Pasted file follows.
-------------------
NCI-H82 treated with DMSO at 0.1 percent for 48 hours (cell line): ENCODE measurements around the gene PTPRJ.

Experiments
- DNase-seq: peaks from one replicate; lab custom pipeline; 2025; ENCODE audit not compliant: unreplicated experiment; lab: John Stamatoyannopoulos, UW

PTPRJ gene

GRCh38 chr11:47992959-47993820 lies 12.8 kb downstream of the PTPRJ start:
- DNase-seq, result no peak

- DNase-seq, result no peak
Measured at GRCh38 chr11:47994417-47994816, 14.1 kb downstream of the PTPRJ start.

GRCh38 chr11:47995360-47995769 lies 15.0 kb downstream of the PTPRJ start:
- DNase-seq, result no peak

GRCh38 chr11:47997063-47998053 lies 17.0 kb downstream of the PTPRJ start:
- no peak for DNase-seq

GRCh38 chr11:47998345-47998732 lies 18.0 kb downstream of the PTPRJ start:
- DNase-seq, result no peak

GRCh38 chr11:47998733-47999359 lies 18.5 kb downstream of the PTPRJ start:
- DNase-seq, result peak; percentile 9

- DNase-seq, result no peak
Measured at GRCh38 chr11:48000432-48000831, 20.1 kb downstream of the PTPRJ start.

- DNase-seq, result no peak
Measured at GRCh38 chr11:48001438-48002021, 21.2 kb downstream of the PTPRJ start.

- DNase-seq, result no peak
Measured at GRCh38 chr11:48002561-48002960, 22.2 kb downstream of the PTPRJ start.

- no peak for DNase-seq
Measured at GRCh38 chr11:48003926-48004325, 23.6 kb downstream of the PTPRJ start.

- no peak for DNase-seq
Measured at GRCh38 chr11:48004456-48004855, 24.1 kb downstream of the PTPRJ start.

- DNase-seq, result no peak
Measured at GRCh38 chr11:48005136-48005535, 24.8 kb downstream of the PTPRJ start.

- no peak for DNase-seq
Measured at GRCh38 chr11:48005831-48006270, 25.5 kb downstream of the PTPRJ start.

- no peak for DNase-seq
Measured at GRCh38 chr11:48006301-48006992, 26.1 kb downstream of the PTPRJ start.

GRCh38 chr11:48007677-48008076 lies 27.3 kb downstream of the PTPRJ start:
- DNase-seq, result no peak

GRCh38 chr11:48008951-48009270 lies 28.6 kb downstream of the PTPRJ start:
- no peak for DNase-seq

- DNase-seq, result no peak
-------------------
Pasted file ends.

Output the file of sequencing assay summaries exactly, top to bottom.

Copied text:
NCI-H82 treated with DMSO at 0.1 percent for 48 hours (cell line): ENCODE measurements around the gene PTPRJ.

Experiments
- DNase-seq: peaks from one replicate; lab custom pipeline; 2025; ENCODE audit not compliant: unreplicated experiment; lab: John Stamatoyannopoulos, UW

PTPRJ gene

GRCh38 chr11:47992959-47993820 lies 12.8 kb downstream of the PTPRJ start:
- DNase-seq, result no peak

- DNase-seq, result no peak
Measured at GRCh38 chr11:47994417-47994816, 14.1 kb downstream of the PTPRJ start.

GRCh38 chr11:47995360-47995769 lies 15.0 kb downstream of the PTPRJ start:
- DNase-seq, result no peak

GRCh38 chr11:47997063-47998053 lies 17.0 kb downstream of the PTPRJ start:
- no peak for DNase-seq

GRCh38 chr11:47998345-47998732 lies 18.0 kb downstream of the PTPRJ start:
- DNase-seq, result no peak

GRCh38 chr11:47998733-47999359 lies 18.5 kb downstream of the PTPRJ start:
- DNase-seq, result peak; percentile 9

- DNase-seq, result no peak
Measured at GRCh38 chr11:48000432-48000831, 20.1 kb downstream of the PTPRJ start.

- DNase-seq, result no peak
Measured at GRCh38 chr11:48001438-48002021, 21.2 kb downstream of the PTPRJ start.

- DNase-seq, result no peak
Measured at GRCh38 chr11:48002561-48002960, 22.2 kb downstream of the PTPRJ start.

- no peak for DNase-seq
Measured at GRCh38 chr11:48003926-48004325, 23.6 kb downstream of the PTPRJ start.

- no peak for DNase-seq
Measured at GRCh38 chr11:48004456-48004855, 24.1 kb downstream of the PTPRJ start.

- DNase-seq, result no peak
Measured at GRCh38 chr11:48005136-48005535, 24.8 kb downstream of the PTPRJ start.

- no peak for DNase-seq
Measured at GRCh38 chr11:48005831-48006270, 25.5 kb downstream of the PTPRJ start.

- no peak for DNase-seq
Measured at GRCh38 chr11:48006301-48006992, 26.1 kb downstream of the PTPRJ start.

GRCh38 chr11:48007677-48008076 lies 27.3 kb downstream of the PTPRJ start:
- DNase-seq, result no peak

GRCh38 chr11:48008951-48009270 lies 28.6 kb downstream of the PTPRJ start:
- no peak for DNase-seq

- DNase-seq, result no peak